Nov 04, 2016
Running Errands With Your Young Child
Sometimes, running errands with a preschooler or toddler can be stressful for both the parent and the child. Before you make your next trip out with your young child, here are some tips that could make things run smoother for everyone.
Start with a positive mindset
Toddlers and preschoolers learn by example, so treat your errands accordingly. While getting ready, talk about the things your child will see or experience that she likes. For example, “When we go to the library, we get to go on a bus!” or “You can help me choose the best fruit at the grocery store.”
Carry this positive attitude as much as possible throughout your errand, as well. While safety concerns will necessitate some sternness, don’t forget to praise your child whenever she does something good, such as talking in her indoor voice on the bus. Set behavior expectations and boundaries, but remember to let your child know when she has done well.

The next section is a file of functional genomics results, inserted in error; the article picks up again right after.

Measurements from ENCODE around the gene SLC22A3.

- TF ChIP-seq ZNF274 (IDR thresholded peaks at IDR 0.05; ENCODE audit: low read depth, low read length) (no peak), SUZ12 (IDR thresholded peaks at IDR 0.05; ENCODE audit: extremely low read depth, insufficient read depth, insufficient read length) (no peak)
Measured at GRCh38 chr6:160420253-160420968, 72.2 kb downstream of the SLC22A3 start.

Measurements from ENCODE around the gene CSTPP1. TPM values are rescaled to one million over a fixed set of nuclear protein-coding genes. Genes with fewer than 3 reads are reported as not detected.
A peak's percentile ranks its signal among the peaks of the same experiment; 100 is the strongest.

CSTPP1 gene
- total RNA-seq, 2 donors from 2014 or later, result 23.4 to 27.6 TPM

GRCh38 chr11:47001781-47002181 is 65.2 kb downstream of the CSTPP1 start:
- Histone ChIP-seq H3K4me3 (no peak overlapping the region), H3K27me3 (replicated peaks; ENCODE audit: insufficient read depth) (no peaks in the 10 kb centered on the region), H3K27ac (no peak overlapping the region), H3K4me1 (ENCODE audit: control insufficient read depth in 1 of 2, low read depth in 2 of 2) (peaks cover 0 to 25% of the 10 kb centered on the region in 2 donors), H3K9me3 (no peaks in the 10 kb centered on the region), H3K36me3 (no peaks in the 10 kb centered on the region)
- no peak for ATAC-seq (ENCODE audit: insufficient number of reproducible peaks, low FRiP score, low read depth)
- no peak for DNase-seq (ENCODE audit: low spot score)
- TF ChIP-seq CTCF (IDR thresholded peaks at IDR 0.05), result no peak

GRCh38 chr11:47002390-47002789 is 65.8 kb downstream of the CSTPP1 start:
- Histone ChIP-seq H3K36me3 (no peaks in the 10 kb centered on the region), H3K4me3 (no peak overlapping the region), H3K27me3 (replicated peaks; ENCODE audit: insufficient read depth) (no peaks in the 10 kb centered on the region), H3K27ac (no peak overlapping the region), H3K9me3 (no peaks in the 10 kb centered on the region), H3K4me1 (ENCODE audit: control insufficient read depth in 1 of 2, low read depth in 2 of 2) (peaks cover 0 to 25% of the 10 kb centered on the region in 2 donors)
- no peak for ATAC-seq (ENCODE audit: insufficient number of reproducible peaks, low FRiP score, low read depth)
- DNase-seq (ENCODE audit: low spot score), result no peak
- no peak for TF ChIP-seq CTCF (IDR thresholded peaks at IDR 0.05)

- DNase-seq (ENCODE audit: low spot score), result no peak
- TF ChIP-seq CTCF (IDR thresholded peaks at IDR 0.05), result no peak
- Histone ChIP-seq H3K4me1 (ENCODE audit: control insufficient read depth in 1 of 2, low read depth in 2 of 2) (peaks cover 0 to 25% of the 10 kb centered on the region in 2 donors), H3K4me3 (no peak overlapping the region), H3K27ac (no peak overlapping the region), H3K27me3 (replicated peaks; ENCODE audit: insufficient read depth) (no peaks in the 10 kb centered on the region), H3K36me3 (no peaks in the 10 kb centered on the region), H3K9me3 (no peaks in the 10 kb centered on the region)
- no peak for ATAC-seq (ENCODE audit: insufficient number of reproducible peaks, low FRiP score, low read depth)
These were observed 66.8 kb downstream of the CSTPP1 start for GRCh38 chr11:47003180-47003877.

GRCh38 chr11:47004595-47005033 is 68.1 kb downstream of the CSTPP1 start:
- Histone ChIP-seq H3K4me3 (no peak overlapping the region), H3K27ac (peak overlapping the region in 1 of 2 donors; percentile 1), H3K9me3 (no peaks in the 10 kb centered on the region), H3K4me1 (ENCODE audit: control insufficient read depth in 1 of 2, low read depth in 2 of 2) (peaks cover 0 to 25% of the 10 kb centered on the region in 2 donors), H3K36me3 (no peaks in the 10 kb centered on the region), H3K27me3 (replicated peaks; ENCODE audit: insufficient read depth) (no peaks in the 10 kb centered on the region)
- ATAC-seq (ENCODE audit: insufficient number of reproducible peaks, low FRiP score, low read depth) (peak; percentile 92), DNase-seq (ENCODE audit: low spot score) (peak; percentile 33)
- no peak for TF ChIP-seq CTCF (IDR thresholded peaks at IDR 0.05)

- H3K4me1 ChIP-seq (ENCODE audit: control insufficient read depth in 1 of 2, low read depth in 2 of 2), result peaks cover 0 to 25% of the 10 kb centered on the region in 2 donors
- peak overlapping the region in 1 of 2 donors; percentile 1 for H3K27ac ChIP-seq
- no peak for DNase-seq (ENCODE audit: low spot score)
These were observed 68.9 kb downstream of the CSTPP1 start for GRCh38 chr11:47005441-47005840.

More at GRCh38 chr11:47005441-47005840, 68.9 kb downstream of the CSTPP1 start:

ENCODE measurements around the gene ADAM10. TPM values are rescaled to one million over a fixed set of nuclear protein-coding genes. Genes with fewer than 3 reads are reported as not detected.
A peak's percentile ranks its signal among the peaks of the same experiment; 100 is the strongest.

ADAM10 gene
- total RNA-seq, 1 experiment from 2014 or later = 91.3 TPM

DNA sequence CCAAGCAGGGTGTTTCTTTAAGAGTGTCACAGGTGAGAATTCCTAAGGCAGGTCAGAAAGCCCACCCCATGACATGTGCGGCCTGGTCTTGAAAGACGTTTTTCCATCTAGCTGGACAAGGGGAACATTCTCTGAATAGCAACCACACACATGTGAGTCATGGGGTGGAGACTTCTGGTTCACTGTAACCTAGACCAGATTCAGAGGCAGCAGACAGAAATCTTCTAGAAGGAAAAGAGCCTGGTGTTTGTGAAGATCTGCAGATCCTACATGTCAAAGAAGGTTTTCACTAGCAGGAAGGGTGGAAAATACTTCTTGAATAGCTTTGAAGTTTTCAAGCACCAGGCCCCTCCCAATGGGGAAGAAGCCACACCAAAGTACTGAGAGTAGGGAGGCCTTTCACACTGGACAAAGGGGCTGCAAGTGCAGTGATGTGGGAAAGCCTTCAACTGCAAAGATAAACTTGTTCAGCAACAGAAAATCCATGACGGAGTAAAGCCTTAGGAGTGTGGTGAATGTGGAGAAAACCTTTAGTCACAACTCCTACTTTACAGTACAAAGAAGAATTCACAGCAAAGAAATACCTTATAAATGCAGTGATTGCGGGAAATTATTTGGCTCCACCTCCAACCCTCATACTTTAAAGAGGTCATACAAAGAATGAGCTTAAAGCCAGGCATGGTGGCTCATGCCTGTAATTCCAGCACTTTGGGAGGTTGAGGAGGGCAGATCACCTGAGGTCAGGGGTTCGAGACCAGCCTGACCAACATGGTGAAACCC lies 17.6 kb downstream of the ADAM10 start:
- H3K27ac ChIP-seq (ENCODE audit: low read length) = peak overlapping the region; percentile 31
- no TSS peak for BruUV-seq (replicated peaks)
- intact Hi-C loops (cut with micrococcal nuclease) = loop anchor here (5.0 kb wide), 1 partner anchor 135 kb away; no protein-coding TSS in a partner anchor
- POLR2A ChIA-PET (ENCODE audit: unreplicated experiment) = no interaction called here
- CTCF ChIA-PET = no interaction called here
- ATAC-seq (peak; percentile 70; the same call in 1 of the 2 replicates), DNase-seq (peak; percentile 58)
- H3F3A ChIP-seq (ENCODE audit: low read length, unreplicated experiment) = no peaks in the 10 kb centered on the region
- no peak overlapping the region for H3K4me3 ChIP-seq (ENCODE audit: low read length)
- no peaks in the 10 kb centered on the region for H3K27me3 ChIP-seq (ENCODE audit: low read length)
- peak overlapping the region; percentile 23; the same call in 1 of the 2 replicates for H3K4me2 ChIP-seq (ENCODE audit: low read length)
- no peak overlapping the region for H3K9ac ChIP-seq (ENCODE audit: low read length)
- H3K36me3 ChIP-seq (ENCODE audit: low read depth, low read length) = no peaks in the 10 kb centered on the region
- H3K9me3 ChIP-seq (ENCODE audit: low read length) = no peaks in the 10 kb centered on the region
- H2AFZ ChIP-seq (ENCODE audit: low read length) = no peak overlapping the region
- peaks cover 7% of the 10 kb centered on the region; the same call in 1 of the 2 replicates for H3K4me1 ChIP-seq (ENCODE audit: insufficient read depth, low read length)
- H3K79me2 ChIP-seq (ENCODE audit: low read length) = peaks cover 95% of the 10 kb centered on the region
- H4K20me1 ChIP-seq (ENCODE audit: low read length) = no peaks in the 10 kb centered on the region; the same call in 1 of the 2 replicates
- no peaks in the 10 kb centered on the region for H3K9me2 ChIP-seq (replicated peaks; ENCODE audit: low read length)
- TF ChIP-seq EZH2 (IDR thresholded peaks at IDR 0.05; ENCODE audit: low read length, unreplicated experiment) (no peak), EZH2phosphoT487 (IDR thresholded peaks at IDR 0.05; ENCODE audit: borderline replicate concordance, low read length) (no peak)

Time your errands correctly
You can likely guess how successful your trip to the grocery store will be if you go before your child has eaten or napped. If possible, it may also be wise to run your errands when places are likely to be quieter overall. Smaller crowds and shorter lines could reduce the likelihood of your child – or you – getting overwhelmed.
Keep your child distracted
Spending a long time in a line or in a waiting room tests everyone’s patience, but for a toddler or preschooler, that frustration point is reached much quicker. To help reduce the risk of a meltdown, occupy him with something he’ll enjoy. Bring along some fun distraction items such as a couple of books, or even some portable snacks such as crackers. You can also play games together while you’re waiting. For example, you can ask your child to point out all the things around you that are yellow, or count the number of people in the room with you.
Teach public manners as early as possible
At home, you can begin teaching your child how to behave in public
. This can include things such as not shouting, waiting her turn, or speaking respectfully to you and others. While toddlers and preschoolers are unlikely to have good public manners all the time, you can teach your child important social skills she can build upon in the future.
As a parent, you know your child best. You may be able to do only one errand at a time with him, but with patience, consistence, positivity, and good planning, you might soon find that the process gets easier.